Berlin’s Kreuzberg district was once the center of an artistic counterculture movement. Today, it is a hip, young area which is home to some of the best nightclubs, restaurants, art galleries, and now – Georgian wine. Retailer 8000 Vintages, known for its unique and vast offerings of Georgian vino, recently moved into the neighborhood, bringing with it its trademark towering shelves, iconic red ladders, and the best of what Georgian wine has to offer.
Seven years after it first opened its doors on Tsintsadze street in Tbilisi’s Saburtalo district, Georgian wine retailer 8000 Vintages made its entrance into the international market in July, welcoming guests to its inaugural shop and bar in Berlin.
It is the first move abroad for the wine retailer, which grew from just one location in 2016 to six, in as many years. The retailer, which currently has four locations in Tbilisi and one in Batumi, has sold over 1930 different labels of wine, offering one of the largest curated collections in the country.
Co-founder and CEO Irakli Chkhaidze says that inspiration for 8000 Vintages came from what he saw as a lack of designated spaces for enthusiasts to enjoy the best of Georgian wine. With a background in the pharmaceutical industry, it was during his MBA studies at the University of Bologna that he realized he wanted to be in the wine business.
“Italy has such an amazing culture around wine,” says Chkhaidze. “And Georgia, of course, has this long history of wine drinking but also very sophisticated wine production,” he says, nodding to the company’s moniker that denotes the country’s role as the ‘cradle of wine’ spanning back eight millennia. “But a lot of that culture was lost during the Soviet Union, and we’ve really only seen a resurgence since around the time of the Russian wine embargo of 2006.”
He opened the first location in 2016 in Tbilisi’s Saburtalo district: a move, he says, that was intended to offer local audiences a unique space to experience the best of Georgian wine’s renaissance. “When we started the business, we intentionally chose a location out of the tourist areas in Tbilisi because we wanted a place that was accessible for locals.” Each location offers a bar/shop combo with a light selection of cheese and fruit spreads but no kitchen because, as Chkhaidze explains, “we are in the wine business, not the restaurant business.”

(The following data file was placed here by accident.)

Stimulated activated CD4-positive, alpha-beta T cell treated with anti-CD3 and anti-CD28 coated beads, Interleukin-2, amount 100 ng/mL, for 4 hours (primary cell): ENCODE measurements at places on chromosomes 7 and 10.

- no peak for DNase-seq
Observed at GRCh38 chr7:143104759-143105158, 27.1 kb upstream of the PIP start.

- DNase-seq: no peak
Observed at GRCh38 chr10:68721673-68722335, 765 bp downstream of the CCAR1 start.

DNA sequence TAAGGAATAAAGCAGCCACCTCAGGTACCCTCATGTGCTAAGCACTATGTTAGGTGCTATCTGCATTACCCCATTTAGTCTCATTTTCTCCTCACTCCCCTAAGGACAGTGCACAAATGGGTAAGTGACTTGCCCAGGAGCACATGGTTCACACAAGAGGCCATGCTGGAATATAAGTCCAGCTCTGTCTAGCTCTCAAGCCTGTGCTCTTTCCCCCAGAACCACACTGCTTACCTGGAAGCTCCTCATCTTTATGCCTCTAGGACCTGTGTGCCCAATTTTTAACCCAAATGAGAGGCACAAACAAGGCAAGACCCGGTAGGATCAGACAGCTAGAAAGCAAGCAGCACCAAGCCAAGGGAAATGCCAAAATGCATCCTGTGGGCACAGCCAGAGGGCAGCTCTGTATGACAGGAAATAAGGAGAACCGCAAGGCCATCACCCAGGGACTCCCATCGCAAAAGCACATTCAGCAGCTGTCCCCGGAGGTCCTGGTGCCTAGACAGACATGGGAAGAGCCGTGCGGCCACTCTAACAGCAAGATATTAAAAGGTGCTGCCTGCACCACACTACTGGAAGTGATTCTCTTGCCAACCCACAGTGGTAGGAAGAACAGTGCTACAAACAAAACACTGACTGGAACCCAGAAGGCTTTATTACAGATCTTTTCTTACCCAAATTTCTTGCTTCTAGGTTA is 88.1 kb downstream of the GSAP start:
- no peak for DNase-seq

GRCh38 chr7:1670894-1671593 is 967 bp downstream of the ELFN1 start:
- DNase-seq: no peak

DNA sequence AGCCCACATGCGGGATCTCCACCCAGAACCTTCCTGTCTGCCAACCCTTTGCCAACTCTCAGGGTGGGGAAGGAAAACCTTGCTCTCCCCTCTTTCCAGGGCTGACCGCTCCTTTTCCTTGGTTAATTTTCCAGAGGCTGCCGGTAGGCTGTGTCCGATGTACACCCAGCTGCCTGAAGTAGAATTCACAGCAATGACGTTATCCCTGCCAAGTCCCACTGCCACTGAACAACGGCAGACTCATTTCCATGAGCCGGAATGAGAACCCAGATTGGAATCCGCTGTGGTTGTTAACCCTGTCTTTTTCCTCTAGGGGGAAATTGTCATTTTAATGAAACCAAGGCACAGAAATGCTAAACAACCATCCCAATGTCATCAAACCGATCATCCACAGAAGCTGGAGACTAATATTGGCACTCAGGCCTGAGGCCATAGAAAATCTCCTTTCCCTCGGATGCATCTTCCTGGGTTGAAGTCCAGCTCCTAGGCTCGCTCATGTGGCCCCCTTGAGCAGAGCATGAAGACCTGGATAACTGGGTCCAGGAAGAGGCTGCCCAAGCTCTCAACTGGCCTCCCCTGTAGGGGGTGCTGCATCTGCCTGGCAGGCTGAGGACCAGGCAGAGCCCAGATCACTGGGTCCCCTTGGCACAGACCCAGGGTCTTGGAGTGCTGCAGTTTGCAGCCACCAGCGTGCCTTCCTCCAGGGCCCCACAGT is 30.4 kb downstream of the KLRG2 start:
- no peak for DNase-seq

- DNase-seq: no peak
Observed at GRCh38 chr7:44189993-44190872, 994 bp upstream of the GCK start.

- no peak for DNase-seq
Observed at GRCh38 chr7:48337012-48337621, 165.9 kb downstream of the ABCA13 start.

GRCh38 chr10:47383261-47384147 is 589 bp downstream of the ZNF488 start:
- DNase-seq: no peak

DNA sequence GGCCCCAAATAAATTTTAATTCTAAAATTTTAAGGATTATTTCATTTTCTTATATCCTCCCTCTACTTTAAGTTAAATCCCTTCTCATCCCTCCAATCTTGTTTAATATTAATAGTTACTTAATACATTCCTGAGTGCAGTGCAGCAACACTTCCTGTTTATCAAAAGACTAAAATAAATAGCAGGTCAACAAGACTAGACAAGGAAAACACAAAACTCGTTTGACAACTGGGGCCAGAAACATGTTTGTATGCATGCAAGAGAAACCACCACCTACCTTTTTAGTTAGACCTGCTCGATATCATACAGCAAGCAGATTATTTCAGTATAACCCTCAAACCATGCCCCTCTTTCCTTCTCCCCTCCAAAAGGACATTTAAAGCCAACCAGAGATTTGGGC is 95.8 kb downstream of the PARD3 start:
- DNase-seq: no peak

Beyond accessibility, great care has been put into which wines are on offer. 8000 Vintages employs monthly tastings, bringing on independent testers to blind sample “as many as 100-120 different wines at a time.” This has yielded a selection of nearly 2000 labels from more than 450 wineries – the majority of which Chkhaidze says are “are family-owned, small wineries from all over Georgia.”
The move abroad
The company welcomed its first customers in Berlin in July 2023, bringing with it more than 180 different Georgian wine labels. With plans to expand abroad to several countries, Chkhaidze says the choice to start with Germany was obvious, given its love for wine. “Germany comes in fourth globally for per capita wine consumption and is the number one importer of wine. Georgia has a free trade agreement with the EU, which makes exporting there considerably easier, and the capital is a very international and diverse city – all of these factors made Berlin the clear choice.”
And while early, he says the move seems to be paying off. “The reception has been overwhelmingly positive,” says Chkhaidze. “I’m surprised by how many of our customers know about or have been to Georgia. We still have to educate them on the particulars of Georgian wine, but there has been an unexpectedly high level of demand for qveri wines, which really signals to us that we’re in a market where people are looking for something new that they haven’t tried before.”
After a positive initial reception, 8000 Vintages plans to continue expanding its offerings at the Berlin location, aiming to have over 500 labels by year’s end. This, says Chkhaidze, is no small feat. “Each wine that we export must meet quality standards and pass lab testing to be imported into the EU.”
To help many of the company’s small producing partners who lack expertise in exporting to EU markets, 8000 Vintages has taken on the bulk of the process. “We only ask that they pay for the lab testing – after that, we handle all of the administrative work and walk them through the process to get the proper customs clearances,” he says, helping them to comply with labeling requirements, for example.
By doing so, he hopes to help generate income from abroad and show these producers that accessing new export markets is possible. “Georgia is still very dependent on Russia for wine exports. We want more winemakers to see that there are other markets out there that love the qvevri wines and other great high-quality wines they want to produce,” he says. “I’ve already had the pleasure of reaching out to our producers and sharing with them the transactions we’ve had in Berlin – telling them, ‘This money that you’ve just made came from Europe.’ It was a great feeling.”
Moving forward, the company plans to continue growing in Germany, entering other major German cities before expanding additionally abroad. As Chkhaidze notes, “I’m in the business of making people fall in love with Georgian wine. As long as we have great producers making that wine, our mission will continue to be finding new markets and sharing it.”